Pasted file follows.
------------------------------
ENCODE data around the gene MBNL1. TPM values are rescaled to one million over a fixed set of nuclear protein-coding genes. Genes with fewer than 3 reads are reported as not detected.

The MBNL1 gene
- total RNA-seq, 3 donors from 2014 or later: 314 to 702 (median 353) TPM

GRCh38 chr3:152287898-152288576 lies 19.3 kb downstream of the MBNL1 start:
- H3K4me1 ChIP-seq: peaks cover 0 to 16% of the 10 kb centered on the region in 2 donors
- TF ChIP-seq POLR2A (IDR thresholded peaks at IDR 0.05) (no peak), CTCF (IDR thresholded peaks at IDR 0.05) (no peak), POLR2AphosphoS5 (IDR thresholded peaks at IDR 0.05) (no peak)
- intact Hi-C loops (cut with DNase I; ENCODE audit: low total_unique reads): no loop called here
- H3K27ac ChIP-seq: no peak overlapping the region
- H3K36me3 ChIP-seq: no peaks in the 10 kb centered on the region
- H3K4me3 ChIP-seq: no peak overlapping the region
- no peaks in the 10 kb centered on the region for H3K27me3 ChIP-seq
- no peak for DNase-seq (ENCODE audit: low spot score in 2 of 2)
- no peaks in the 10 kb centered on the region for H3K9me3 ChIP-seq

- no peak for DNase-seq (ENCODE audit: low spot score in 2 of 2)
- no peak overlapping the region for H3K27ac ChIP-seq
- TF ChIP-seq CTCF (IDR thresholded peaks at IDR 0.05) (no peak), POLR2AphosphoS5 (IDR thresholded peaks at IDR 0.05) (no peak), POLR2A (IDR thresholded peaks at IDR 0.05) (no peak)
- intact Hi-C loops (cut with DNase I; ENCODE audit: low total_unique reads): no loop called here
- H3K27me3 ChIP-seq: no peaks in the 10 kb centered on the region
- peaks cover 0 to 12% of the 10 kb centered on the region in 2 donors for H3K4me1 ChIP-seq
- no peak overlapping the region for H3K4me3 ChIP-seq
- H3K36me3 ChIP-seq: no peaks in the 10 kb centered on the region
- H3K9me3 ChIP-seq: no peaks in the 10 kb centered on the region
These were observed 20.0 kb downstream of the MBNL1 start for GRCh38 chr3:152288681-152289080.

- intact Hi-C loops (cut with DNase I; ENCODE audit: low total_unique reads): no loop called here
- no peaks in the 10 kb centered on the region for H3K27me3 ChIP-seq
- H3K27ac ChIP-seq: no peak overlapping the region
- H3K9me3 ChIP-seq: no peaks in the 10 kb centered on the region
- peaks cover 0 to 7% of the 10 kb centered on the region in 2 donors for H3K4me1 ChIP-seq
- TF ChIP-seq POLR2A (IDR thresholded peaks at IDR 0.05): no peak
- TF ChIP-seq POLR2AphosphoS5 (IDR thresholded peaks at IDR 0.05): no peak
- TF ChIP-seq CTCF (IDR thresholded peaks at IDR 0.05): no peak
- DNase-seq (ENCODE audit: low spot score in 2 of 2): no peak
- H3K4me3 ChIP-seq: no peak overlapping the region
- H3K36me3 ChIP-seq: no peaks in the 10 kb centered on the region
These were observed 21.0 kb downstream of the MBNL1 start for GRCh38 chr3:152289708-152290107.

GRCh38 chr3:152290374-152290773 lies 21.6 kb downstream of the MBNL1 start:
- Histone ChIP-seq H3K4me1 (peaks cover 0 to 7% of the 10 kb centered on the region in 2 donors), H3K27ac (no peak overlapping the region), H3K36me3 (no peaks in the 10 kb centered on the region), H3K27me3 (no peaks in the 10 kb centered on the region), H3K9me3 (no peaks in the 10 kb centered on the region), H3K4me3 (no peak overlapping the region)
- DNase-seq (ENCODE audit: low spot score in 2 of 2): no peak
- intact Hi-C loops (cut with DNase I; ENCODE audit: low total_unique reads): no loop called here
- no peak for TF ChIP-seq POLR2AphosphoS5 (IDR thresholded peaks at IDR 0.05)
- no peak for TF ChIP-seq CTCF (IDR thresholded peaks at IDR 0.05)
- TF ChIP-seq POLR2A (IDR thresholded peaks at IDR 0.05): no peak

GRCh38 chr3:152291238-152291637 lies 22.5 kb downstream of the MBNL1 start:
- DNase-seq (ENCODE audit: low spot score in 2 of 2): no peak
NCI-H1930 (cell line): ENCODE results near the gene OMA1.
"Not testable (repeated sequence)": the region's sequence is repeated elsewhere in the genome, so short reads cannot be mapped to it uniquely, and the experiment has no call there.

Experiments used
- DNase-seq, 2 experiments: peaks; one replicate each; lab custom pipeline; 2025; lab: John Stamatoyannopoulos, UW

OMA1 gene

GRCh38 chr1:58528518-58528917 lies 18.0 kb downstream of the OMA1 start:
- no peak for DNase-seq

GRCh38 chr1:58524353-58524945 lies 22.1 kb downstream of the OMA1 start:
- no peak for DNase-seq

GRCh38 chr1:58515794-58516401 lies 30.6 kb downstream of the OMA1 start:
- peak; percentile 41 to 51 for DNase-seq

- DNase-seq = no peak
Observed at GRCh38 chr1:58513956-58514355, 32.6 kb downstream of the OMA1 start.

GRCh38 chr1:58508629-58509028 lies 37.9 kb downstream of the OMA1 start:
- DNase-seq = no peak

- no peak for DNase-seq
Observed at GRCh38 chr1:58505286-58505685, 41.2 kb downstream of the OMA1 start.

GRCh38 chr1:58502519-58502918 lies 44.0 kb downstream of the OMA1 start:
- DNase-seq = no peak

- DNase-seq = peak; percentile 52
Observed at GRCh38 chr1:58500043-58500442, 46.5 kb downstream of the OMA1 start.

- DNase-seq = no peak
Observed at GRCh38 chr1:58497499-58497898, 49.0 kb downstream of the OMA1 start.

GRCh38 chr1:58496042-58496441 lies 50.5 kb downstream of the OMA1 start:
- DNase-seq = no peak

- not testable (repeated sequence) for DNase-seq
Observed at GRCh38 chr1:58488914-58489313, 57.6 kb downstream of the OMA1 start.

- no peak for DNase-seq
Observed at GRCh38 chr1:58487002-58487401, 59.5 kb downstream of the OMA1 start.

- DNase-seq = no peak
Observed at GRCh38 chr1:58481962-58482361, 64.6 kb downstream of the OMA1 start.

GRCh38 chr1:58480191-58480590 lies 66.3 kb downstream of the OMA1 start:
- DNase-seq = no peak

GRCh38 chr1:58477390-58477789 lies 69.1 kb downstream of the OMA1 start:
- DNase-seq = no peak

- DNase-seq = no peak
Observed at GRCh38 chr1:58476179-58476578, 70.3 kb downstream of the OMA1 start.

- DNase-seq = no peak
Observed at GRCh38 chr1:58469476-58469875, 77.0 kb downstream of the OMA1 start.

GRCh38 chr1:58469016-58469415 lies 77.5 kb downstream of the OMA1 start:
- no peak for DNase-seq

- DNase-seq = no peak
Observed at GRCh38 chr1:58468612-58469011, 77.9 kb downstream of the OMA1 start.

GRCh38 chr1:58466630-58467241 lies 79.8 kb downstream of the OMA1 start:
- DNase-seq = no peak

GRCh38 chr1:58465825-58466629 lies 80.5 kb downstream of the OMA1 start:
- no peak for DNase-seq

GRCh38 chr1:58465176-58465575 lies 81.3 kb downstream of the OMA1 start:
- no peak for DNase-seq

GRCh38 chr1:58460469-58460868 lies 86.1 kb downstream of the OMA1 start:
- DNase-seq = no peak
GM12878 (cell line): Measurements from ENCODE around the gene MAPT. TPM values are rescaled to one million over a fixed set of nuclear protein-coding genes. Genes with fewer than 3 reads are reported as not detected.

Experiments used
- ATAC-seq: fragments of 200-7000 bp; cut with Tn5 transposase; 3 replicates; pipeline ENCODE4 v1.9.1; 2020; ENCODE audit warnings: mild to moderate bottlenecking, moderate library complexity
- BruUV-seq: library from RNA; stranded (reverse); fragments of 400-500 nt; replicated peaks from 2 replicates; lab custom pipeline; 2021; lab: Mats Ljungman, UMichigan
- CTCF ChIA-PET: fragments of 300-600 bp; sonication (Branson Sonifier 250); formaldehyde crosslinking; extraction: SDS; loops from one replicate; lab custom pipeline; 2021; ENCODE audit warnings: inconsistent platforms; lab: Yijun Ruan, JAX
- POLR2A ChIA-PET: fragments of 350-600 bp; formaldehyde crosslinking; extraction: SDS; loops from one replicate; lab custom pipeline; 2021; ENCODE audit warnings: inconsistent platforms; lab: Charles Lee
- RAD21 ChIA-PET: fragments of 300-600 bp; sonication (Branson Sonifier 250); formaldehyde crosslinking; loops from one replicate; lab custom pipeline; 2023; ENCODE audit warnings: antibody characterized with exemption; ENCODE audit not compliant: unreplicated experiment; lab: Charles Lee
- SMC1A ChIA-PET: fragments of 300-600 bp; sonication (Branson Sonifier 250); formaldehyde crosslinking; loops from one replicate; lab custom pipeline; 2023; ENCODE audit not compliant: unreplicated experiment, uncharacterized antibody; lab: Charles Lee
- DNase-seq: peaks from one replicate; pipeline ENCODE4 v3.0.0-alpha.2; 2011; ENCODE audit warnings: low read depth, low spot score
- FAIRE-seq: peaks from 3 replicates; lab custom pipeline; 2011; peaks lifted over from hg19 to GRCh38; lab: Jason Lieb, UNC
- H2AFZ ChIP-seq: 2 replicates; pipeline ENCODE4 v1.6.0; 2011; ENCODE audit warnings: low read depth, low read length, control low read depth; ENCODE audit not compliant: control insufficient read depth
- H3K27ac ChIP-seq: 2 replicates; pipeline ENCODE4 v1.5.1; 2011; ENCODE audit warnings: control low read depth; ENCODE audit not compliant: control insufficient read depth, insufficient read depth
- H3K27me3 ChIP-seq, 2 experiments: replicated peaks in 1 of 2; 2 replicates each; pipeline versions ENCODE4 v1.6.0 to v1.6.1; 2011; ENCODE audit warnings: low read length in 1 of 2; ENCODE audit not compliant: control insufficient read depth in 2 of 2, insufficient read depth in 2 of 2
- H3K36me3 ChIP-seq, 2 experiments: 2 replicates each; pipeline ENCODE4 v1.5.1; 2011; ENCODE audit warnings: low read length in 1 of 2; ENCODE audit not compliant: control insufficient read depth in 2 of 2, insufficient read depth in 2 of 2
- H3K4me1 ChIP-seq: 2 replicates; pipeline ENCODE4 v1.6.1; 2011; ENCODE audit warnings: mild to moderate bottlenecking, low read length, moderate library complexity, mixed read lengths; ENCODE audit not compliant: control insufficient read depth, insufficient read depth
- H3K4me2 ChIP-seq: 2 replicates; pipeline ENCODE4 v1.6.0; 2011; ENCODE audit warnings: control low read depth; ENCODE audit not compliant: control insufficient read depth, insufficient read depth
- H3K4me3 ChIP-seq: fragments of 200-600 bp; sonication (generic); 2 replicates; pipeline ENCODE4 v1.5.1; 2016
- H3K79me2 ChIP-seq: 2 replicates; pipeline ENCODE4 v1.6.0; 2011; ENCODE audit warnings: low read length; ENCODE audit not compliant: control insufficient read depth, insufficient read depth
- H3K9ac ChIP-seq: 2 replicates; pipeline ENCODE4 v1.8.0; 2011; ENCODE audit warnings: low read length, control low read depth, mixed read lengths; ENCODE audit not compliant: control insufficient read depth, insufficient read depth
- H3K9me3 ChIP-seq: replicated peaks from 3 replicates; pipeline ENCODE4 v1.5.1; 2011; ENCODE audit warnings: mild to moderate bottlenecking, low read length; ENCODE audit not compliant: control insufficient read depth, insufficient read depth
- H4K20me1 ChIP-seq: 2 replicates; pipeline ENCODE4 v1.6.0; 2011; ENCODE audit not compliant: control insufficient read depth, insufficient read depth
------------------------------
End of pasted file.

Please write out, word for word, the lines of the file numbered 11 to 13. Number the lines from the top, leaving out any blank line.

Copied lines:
- no peaks in the 10 kb centered on the region for H3K27me3 ChIP-seq
- no peak for DNase-seq (ENCODE audit: low spot score in 2 of 2)
- no peaks in the 10 kb centered on the region for H3K9me3 ChIP-seq